I raised my hand. By now, I felt confident enough to explore new surroundings on my own. Besides, Hanna was the only friend I had, and I had never been to the market before.
I found out that afternoon that Hanna was not sick. Her father was.
“Fresh today. Fresh today,” I heard her calling. I found Hanna beckoning to a group of American tourists. She stood on a low stool that made her slight figure seem taller behind the fish stall. Hanna’s father, of Moroccan origin, sat in a little room behind, peering under the fin of a fish with a magnifying glass, in search of stowaway, unkosher worms. His gray beard was soft and clean, his fingers long and bony. On the wall above the sink was taped a blood-splashed Talmud page that he frequently consulted. His skin had a transparency that I associated with the radiance of a saint. I was too young to connect it with heart disease, nor had I ever heard of diabetes. He had become very weak lately, Hanna said. She had to help until he got better.
Hanna’s mother sat in front of the door, gutting fish, throwing the viscera and the fish into large metal pails on either side of her swollen knees. Unhealed cuts ran under her chipped nails. “Hanna’s American friend,” she said, fastening the flowered kerchief into a tighter knot around her head. Her face shed years when she smiled, revealing white, even teeth. An alarm clock with three feet performed a jig in a soup plate, ringing in a loud tone.
“Medicine time,” Hanna’s mother announced, looking at her husband. “You must eat something now.”
He sat motionless in the chair, a bluish tinge around his mouth.
“Go call the doctor, Hanna,” her mother instructed. “It is his sugar level again.” The father lifted his hand in a feeble protest, but Hanna was already at the door.
“Come,” she said to me. “We’ll go to the phone.” She hoisted a long wire from a hook on the wall; its end was bent into a loop.
I ran, attempting to match Hanna’s quick steps, skipping over swarms of tiny flies feasting on rotten fruit. The thought of being reprimanded at home for ruining my good shoes nagged at the back of my mind.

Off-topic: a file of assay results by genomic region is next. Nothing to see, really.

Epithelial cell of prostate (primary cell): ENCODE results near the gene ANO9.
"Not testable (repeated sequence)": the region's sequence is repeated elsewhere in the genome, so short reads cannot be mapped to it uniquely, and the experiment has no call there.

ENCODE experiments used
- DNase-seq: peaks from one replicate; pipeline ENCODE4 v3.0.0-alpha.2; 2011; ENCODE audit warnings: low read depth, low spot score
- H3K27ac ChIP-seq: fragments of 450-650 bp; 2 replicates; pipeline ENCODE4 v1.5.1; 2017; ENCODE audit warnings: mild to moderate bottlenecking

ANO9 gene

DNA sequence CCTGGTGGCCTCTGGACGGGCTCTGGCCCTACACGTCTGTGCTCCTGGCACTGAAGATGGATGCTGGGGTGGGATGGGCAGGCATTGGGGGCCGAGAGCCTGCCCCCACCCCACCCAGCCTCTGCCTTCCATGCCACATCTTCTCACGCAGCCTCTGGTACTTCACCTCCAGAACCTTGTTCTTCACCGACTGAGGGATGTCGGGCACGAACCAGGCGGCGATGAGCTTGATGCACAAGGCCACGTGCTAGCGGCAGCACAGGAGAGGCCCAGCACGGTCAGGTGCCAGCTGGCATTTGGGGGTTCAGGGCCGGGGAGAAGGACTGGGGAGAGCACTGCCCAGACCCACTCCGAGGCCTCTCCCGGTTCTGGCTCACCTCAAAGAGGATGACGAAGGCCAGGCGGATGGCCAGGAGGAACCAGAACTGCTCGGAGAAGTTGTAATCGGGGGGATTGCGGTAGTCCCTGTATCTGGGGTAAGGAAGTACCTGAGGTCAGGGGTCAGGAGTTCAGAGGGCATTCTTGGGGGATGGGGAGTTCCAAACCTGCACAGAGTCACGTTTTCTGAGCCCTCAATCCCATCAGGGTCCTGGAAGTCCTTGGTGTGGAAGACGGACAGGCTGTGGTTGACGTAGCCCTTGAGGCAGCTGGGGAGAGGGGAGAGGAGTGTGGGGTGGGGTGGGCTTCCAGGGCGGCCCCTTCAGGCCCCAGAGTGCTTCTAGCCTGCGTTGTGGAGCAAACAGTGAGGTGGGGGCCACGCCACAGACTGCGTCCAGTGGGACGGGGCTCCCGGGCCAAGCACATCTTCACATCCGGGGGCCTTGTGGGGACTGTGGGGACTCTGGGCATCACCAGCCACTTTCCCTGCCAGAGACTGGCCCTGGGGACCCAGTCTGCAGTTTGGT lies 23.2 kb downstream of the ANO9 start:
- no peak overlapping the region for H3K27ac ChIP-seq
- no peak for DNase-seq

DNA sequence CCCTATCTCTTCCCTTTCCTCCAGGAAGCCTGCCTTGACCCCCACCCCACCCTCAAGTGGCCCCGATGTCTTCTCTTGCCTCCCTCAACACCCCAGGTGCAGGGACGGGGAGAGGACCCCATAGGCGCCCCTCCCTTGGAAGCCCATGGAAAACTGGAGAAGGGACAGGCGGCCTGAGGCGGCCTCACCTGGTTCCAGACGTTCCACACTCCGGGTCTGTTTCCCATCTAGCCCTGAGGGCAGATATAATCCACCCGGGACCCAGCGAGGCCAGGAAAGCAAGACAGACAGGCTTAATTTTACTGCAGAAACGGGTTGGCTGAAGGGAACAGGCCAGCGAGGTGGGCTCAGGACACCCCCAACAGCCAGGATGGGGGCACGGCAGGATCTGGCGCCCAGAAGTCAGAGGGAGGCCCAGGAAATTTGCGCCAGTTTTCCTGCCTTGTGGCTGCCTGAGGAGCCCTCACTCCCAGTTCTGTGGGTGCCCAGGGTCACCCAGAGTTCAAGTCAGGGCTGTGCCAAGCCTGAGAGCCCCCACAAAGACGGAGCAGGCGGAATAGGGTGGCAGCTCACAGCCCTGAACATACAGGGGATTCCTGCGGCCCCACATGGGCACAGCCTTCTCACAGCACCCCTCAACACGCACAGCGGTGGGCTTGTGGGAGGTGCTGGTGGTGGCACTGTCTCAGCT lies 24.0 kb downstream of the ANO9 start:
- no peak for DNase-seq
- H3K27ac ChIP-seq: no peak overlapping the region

At the phone booth, Hanna fished a hollowed token out of her pocket and attached it to the looped wire. She pushed it down the phone and dialed the doctor’s number.
“Doctor Krautstein?” She dipped the wire at the sound of the click. “Doctor, this is Hanna Shaloush. My father needs an injection.”
At a signal that came from the phone’s belly, down went the wire again. “Can you please come?”
“People are watching,” I whispered to Hanna, eyeing the queue that was forming behind us.
“My mother said I should tell you that he needs ins-u-lin.” Hanna fed the phone’s belly again. She covered the mouthpiece with her hand. “Stop worrying,” she whispered to me. “They all do it.”
The woman behind us, protecting herself from the warm winter sun with a faded parasol, listened openly to the conversation with the doctor, her lips mouthing Hanna’s words. From her pocket peeped a similar looped iron wire.
I returned to visit Hanna every afternoon. The smells and the ever-changing scenes of the market fascinated me. Housewives swinging rigid plastic baskets marched between the stalls, drunk on the power they had over the wooing vendors. Stopping in front of fruit stalls, they palpated the fruit with the seriousness of those who had known hunger. Elderly ladies reeked of mothballs, frayed pieces of fur coquettishly thrown over their shoulders. The children stomped along in their winter shoes, made to last longer with metal half-moons on the soles. When it rained, they stepped and leaped into water puddles and then were dragged off by scolding mothers into nearby shelters, where the adults fashioned dry linings into their shoes for them from the newspapers wrapped around their purchases.
From Hanna’s brothers I mastered the climbing of guava trees. I learned to shake their branches, causing the cloying fruit to plummet on indignant passersby. The place was a mine of adventures, far more exciting than those in my beloved Bobbsey Twins books. Besides, it was far away from Nathan fawning over my mother.